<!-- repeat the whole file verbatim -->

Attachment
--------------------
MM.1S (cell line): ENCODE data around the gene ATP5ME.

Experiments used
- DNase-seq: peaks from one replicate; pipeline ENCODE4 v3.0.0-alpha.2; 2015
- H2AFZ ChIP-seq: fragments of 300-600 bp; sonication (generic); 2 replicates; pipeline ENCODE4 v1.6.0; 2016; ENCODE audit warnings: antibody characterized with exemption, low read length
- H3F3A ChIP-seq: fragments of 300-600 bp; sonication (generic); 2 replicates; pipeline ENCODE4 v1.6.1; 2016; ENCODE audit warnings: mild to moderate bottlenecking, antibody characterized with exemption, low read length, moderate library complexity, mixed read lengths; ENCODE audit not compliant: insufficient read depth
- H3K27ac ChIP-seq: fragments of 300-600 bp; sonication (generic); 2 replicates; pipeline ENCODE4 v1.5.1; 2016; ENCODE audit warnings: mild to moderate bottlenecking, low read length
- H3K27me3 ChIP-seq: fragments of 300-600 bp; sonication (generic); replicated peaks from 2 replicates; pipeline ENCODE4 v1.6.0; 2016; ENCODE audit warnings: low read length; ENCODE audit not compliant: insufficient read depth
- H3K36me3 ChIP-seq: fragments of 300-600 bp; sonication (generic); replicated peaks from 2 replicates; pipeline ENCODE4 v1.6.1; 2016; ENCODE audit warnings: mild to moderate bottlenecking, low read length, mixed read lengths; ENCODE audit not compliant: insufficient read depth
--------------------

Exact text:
MM.1S (cell line): ENCODE data around the gene ATP5ME.

Experiments used
- DNase-seq: peaks from one replicate; pipeline ENCODE4 v3.0.0-alpha.2; 2015
- H2AFZ ChIP-seq: fragments of 300-600 bp; sonication (generic); 2 replicates; pipeline ENCODE4 v1.6.0; 2016; ENCODE audit warnings: antibody characterized with exemption, low read length
- H3F3A ChIP-seq: fragments of 300-600 bp; sonication (generic); 2 replicates; pipeline ENCODE4 v1.6.1; 2016; ENCODE audit warnings: mild to moderate bottlenecking, antibody characterized with exemption, low read length, moderate library complexity, mixed read lengths; ENCODE audit not compliant: insufficient read depth
- H3K27ac ChIP-seq: fragments of 300-600 bp; sonication (generic); 2 replicates; pipeline ENCODE4 v1.5.1; 2016; ENCODE audit warnings: mild to moderate bottlenecking, low read length
- H3K27me3 ChIP-seq: fragments of 300-600 bp; sonication (generic); replicated peaks from 2 replicates; pipeline ENCODE4 v1.6.0; 2016; ENCODE audit warnings: low read length; ENCODE audit not compliant: insufficient read depth
- H3K36me3 ChIP-seq: fragments of 300-600 bp; sonication (generic); replicated peaks from 2 replicates; pipeline ENCODE4 v1.6.1; 2016; ENCODE audit warnings: mild to moderate bottlenecking, low read length, mixed read lengths; ENCODE audit not compliant: insufficient read depth